Pneumanauts & Vertical Adventurers
It is interesting that a fair number of my readers are Christians of the "unproblematic" variety -- that is, people who were simply raised Christian or who became Christian at a young age, and that was the end of their spiritual search -- if indeed it was a search at all. This is so far from my experience, that we might as well be living in parallel universes. Please, this is not a criticism. I often wish things could be so simple and straightforward for me. Not only did I feel as if I were on a search, but a frantic one -- shirttails on fire, looking for the water.
As I have mentioned before, it was only after my book was actually written and the manuscript submitted that I had a vivid moment -- think of Alec Gunness in Bridge On the River Kwai -- in which I exclaimed, "My God, what have I done?" Not only had I included some things that would needlessly alienate Christians -- and more traditionally religious people in general -- but at that very time, I had found myself being drawn to Christianity in a deeper way than had ever happened before. Thus, I had to rewrite much of the book in the space of a few short weeks.
I suppose I could reconstruct the timeline if I gave it some thought, but that's probably not important. I can, however, more or less reconstruct the exact sequence of books that opened my eyes to the "yogic depths" -- no offense -- of Christianity, and it was this: Inner Christianity --> A Different Christianity --> Gnosis (three volumes) --> Meditations on the Tarot.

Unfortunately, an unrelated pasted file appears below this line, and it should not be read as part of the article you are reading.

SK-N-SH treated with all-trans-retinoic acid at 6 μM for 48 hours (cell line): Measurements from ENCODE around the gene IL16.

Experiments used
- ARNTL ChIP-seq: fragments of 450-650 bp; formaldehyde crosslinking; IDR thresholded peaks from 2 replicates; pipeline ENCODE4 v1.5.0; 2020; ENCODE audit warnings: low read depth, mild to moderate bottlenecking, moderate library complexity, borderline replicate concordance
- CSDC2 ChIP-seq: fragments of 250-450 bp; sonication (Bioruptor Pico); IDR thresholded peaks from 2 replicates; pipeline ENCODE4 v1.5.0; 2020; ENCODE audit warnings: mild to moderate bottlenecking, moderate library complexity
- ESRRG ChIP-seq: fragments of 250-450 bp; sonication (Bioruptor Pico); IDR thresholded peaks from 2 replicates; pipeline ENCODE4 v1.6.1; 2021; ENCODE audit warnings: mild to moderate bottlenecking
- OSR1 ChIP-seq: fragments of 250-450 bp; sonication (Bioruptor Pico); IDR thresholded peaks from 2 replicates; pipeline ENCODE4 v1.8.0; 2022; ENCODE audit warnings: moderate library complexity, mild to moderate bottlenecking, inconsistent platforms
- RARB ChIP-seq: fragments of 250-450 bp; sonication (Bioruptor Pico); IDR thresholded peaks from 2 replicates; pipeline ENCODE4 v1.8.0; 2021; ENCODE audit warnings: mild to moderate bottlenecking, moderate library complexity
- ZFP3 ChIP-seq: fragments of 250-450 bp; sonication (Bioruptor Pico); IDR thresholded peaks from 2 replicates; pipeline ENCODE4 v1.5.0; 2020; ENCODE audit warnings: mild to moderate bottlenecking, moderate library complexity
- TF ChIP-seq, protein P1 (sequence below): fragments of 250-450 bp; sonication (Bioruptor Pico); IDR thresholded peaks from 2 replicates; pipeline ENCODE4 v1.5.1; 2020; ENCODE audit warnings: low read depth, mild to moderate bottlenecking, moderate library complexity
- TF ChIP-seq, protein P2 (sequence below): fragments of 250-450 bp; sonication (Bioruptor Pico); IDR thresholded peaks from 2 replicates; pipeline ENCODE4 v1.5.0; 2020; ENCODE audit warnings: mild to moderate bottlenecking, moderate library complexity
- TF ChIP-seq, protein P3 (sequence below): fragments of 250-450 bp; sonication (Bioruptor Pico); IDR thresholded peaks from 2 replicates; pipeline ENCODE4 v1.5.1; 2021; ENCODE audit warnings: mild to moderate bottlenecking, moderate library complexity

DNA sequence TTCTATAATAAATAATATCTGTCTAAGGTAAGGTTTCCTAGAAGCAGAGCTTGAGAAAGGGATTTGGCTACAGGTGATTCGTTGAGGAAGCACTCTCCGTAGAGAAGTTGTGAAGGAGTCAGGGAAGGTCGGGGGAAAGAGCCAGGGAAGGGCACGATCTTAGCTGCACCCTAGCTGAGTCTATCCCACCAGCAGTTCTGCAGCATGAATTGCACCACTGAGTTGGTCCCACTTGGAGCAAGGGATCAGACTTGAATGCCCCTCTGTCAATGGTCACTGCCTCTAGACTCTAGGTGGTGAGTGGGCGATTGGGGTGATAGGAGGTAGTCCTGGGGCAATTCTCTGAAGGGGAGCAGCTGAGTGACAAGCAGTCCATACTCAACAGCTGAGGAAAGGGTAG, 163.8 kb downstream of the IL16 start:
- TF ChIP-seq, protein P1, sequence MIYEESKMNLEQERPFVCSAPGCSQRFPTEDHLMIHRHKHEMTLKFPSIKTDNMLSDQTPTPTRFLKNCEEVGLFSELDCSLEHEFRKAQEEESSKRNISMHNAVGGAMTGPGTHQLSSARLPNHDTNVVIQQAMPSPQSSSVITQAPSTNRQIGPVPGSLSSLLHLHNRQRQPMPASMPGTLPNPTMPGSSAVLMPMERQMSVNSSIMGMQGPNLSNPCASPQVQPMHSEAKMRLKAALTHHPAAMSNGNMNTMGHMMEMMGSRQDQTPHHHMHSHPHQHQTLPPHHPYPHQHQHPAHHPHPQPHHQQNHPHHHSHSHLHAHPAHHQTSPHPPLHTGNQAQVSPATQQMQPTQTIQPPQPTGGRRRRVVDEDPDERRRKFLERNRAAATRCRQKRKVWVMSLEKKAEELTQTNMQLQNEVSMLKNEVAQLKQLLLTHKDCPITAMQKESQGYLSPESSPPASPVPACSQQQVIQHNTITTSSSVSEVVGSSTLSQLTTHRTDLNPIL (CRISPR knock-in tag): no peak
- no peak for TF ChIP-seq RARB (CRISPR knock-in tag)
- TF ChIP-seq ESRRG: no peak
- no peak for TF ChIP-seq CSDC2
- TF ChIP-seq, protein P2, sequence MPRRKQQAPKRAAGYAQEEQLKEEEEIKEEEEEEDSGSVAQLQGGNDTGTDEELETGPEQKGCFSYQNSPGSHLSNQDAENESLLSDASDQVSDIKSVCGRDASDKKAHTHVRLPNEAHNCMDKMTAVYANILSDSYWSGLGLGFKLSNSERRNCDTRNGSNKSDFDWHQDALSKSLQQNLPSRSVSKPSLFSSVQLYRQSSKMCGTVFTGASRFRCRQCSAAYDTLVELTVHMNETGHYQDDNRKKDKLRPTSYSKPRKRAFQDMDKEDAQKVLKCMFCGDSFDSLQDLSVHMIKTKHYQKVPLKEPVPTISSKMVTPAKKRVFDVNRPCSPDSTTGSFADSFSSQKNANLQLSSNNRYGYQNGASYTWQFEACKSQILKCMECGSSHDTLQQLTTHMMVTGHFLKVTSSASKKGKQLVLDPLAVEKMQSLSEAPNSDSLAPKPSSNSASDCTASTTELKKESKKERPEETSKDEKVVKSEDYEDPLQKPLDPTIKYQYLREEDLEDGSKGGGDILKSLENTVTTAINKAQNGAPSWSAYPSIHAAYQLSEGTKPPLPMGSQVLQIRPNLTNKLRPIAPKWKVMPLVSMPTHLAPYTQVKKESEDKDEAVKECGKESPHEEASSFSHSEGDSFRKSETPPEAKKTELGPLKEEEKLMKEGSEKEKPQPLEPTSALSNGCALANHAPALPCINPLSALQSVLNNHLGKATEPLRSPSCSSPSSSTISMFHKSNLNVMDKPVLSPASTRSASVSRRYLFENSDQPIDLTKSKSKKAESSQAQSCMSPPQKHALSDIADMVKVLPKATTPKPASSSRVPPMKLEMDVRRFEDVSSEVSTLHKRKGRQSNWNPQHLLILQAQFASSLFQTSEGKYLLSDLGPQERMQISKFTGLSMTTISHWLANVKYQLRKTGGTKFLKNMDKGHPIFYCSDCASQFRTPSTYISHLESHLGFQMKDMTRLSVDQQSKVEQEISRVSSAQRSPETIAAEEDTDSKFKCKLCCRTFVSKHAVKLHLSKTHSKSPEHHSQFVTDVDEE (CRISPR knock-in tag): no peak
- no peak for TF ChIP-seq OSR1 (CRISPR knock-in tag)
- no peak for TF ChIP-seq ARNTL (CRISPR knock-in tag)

I keep some of these books in the sidebar, in the permanent overmental liberary of foundational raccoomendations. In particular, Meditations strikes me as the last word in Christian hermeticism from a universalist Western perspective. I don't include Gnosis, because although Mouravieff is rooted in Eastern Orthodoxy, he's nevertheless rather unorthodox, as he gets into a lot of occult speculation that is closer to the spirit of Gurdjieff. Not that there's anything completely wrong with that, but at least for my taste, I find that universal precepts can be twisted too far in an idiosyncratic or personal way, so that the universal appeal is lost. I think one of the purposes of dogma is to channel the religious imagination within certain constraints, but it's always somewhat of a fine line between being a visionary and heretic.